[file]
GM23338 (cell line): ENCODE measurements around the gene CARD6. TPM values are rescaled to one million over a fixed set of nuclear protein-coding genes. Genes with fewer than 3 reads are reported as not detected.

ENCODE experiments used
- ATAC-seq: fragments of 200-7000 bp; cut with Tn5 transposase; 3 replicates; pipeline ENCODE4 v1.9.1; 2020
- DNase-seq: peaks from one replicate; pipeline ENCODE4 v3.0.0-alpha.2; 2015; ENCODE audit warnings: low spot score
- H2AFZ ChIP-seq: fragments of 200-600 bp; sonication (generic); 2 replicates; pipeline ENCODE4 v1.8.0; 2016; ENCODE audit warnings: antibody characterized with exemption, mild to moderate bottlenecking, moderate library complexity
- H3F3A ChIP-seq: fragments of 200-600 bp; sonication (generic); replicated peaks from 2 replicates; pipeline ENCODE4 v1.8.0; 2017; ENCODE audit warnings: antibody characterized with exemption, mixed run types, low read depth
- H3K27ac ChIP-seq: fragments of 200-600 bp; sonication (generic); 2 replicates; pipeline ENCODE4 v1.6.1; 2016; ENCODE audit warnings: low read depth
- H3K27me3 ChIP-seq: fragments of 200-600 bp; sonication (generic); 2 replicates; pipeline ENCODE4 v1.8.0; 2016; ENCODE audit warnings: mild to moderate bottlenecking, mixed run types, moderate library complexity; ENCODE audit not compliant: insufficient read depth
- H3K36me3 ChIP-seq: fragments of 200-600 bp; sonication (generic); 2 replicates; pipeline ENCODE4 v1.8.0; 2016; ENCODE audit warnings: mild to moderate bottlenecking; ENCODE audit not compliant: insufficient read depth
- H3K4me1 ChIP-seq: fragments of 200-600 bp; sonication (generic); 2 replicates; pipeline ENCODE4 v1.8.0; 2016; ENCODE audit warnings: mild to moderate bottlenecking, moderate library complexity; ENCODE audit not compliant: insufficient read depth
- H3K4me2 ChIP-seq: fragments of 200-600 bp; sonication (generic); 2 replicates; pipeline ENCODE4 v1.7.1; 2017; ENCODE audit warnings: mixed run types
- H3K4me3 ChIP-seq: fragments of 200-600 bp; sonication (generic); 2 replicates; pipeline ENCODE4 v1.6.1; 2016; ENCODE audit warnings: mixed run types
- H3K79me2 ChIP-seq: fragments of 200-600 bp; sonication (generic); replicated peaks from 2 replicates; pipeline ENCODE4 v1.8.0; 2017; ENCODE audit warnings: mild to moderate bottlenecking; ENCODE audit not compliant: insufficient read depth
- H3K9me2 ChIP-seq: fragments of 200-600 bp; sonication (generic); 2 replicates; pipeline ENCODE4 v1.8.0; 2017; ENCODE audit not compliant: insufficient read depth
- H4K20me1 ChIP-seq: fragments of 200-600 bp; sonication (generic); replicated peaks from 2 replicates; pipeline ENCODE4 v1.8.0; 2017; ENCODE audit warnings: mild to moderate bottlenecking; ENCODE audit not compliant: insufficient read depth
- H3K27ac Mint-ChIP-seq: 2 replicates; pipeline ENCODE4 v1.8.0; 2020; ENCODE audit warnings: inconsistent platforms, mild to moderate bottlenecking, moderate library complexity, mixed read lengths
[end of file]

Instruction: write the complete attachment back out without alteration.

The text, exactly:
GM23338 (cell line): ENCODE measurements around the gene CARD6. TPM values are rescaled to one million over a fixed set of nuclear protein-coding genes. Genes with fewer than 3 reads are reported as not detected.

ENCODE experiments used
- ATAC-seq: fragments of 200-7000 bp; cut with Tn5 transposase; 3 replicates; pipeline ENCODE4 v1.9.1; 2020
- DNase-seq: peaks from one replicate; pipeline ENCODE4 v3.0.0-alpha.2; 2015; ENCODE audit warnings: low spot score
- H2AFZ ChIP-seq: fragments of 200-600 bp; sonication (generic); 2 replicates; pipeline ENCODE4 v1.8.0; 2016; ENCODE audit warnings: antibody characterized with exemption, mild to moderate bottlenecking, moderate library complexity
- H3F3A ChIP-seq: fragments of 200-600 bp; sonication (generic); replicated peaks from 2 replicates; pipeline ENCODE4 v1.8.0; 2017; ENCODE audit warnings: antibody characterized with exemption, mixed run types, low read depth
- H3K27ac ChIP-seq: fragments of 200-600 bp; sonication (generic); 2 replicates; pipeline ENCODE4 v1.6.1; 2016; ENCODE audit warnings: low read depth
- H3K27me3 ChIP-seq: fragments of 200-600 bp; sonication (generic); 2 replicates; pipeline ENCODE4 v1.8.0; 2016; ENCODE audit warnings: mild to moderate bottlenecking, mixed run types, moderate library complexity; ENCODE audit not compliant: insufficient read depth
- H3K36me3 ChIP-seq: fragments of 200-600 bp; sonication (generic); 2 replicates; pipeline ENCODE4 v1.8.0; 2016; ENCODE audit warnings: mild to moderate bottlenecking; ENCODE audit not compliant: insufficient read depth
- H3K4me1 ChIP-seq: fragments of 200-600 bp; sonication (generic); 2 replicates; pipeline ENCODE4 v1.8.0; 2016; ENCODE audit warnings: mild to moderate bottlenecking, moderate library complexity; ENCODE audit not compliant: insufficient read depth
- H3K4me2 ChIP-seq: fragments of 200-600 bp; sonication (generic); 2 replicates; pipeline ENCODE4 v1.7.1; 2017; ENCODE audit warnings: mixed run types
- H3K4me3 ChIP-seq: fragments of 200-600 bp; sonication (generic); 2 replicates; pipeline ENCODE4 v1.6.1; 2016; ENCODE audit warnings: mixed run types
- H3K79me2 ChIP-seq: fragments of 200-600 bp; sonication (generic); replicated peaks from 2 replicates; pipeline ENCODE4 v1.8.0; 2017; ENCODE audit warnings: mild to moderate bottlenecking; ENCODE audit not compliant: insufficient read depth
- H3K9me2 ChIP-seq: fragments of 200-600 bp; sonication (generic); 2 replicates; pipeline ENCODE4 v1.8.0; 2017; ENCODE audit not compliant: insufficient read depth
- H4K20me1 ChIP-seq: fragments of 200-600 bp; sonication (generic); replicated peaks from 2 replicates; pipeline ENCODE4 v1.8.0; 2017; ENCODE audit warnings: mild to moderate bottlenecking; ENCODE audit not compliant: insufficient read depth
- H3K27ac Mint-ChIP-seq: 2 replicates; pipeline ENCODE4 v1.8.0; 2020; ENCODE audit warnings: inconsistent platforms, mild to moderate bottlenecking, moderate library complexity, mixed read lengths